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Marian Helpers in Action

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As the former president of the National Association of Catholic Nurses U.S.A. (NACN-USA), Marylee J. Meehan of West Yarmouth, Massachusetts, has been helping nurses live out their Catholic faith in the workplace since the 1970s. Much like the Marians' Healthcare Professionals for Divine Mercy, she sees it as her calling to help form the consciences of Catholic healthcare professionals so that through their work they can spread God's mercy to all their patients.

Why did you decide to start advocating for Catholic nurses?
It started because of my own experience. I worked at a hospital on Cape Cod in Massachusetts in the 1970s. Coworkers would come to me, knowing that I was Catholic, and tell me about the ethical issues they were facing. I worked with my Catholic coworkers and the bishop to start a local chapter of Catholic nurses to address such issues and advocate for Catholic healthcare professionals.

How did you become involved in NACN-USA?
I helped start this organization in the early 1990s. We realized Catholic nurses across the United States were facing similar ethical issues in the workplace and needed guidance.

Our national organization joined the International Catholic Committee of Nurses and Medico-Social Assistants, which falls under the leadership of the Holy See. We have a non-governmental organization membership with the United Nations and the World Health Organization (WHO). For several years, we were the only Catholic organization among thousands represented at WHO. The Church needs a bigger voice in the healthcare system. That begins by encouraging our healthcare professionals to understand the Catholic faith and to not be afraid to talk about it.

What difficulties are Catholic healthcare professionals currently facing?
In the clinical setting, many in our country don't want religion brought up at all. They argue that that's the job of the chaplain. But nurses need to care for all aspects of their patients' wellbeing, including their spiritual health.

Our Catholic nurses constantly face ethical dilemmas at work. Many Catholic hospitals and clinics, for example, offer reiki and yoga as treatments. We are encouraging Catholic hospitals to inform patients about the potentially negative spiritual effects of these practices and to make sure that patients understand the Church's views. [Reiki is forbidden by the United States Conference of Catholic Bishops.]

I met a doctor from Austria who was talking to one of his patients about spiritual issues. A nurse overheard his conversation and reported him to the board of directors. He almost lost his job. Catholics around the world are being stifled by secular policies.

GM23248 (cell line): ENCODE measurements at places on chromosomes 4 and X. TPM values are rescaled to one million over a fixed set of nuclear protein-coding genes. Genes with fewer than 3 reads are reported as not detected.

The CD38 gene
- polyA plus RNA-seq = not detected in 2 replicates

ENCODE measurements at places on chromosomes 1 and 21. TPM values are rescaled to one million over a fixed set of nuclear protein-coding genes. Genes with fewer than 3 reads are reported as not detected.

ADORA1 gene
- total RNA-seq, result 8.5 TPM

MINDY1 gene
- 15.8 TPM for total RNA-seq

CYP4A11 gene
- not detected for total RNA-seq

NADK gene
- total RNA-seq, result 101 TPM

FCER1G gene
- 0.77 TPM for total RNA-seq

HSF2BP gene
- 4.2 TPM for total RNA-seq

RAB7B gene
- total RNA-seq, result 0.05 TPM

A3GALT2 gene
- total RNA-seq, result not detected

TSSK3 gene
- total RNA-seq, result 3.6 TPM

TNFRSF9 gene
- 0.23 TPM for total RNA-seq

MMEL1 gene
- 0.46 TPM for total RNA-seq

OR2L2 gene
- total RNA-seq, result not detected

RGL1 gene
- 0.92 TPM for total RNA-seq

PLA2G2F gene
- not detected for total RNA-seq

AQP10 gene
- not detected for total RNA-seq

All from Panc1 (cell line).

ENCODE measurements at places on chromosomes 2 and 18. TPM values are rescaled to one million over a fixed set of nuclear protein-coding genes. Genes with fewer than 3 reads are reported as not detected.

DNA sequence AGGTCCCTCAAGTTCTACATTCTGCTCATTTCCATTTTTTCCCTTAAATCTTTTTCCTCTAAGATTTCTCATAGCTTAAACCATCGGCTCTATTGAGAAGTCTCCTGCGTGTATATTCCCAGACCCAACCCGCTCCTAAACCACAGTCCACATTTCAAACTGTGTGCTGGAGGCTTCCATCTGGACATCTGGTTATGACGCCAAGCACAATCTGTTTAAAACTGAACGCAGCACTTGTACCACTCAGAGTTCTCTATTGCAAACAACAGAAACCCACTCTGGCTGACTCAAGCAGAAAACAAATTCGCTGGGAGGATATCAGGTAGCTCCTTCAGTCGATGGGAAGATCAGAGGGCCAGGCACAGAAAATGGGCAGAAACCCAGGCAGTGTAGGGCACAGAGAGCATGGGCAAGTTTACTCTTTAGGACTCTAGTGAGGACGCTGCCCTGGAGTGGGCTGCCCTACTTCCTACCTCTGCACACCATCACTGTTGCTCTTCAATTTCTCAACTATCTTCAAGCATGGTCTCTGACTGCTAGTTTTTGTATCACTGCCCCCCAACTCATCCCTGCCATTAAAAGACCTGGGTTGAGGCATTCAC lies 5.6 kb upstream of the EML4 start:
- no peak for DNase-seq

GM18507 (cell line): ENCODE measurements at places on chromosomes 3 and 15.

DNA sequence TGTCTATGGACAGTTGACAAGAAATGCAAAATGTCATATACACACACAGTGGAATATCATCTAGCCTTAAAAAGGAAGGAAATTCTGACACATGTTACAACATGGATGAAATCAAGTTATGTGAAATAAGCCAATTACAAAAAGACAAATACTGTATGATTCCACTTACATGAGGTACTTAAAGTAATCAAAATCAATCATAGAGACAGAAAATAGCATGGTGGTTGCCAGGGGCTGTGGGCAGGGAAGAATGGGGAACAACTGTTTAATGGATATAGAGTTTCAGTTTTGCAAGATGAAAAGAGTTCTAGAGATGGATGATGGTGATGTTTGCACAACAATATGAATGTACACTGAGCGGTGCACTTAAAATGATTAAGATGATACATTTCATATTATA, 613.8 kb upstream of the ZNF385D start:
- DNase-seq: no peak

At the same time, our culture desperately needs God. Last year, 501 people in my diocese alone died from a drug overdose. Every day, 23 veterans commit suicide. While NACN-USA advocates in Washington, D.C., to address these issues, we also help nurses deal with these problems locally.

What attracts healthcare professionals to your organization?
Our Western society is a mess. Bioethics as practiced today was not created for determining right versus wrong, but to achieve the "greater good." Some in our society tell us that we have the right to happiness even if we pursue it by immoral actions. As a result, our country tragically aborts hundreds of thousands of babies every year.

Nurses in healthcare and at universities are overwhelmed by our culture's flawed ethics. They are attracted to our organization because the Church's views on ethics are clear and consistent. Through promoting natural law, which runs parallel to the Church's teaching, we have been able to help healthcare professionals make a positive impact on our society.

How does NACN-USA spread the message of God's mercy?
In the workplace, nurses have the opportunity to witness daily to their faith and tell everyone about the mercy of God. Nurses deal with people who are in a very vulnerable state. Our organization helps nurses know how to serve our patients well and lead them to health and holiness. One nurse in our organization, for example, has made it a policy within her Catholic hospital to place prayercards on the bedside of all the patients. With our support and guidance, our nurses are not afraid to offer those who are ill a chance to see a priest for Confession or Anointing of the Sick. They are not afraid to tell patients going off to surgery that they are praying for them and that God is with them.

— Marc Massery

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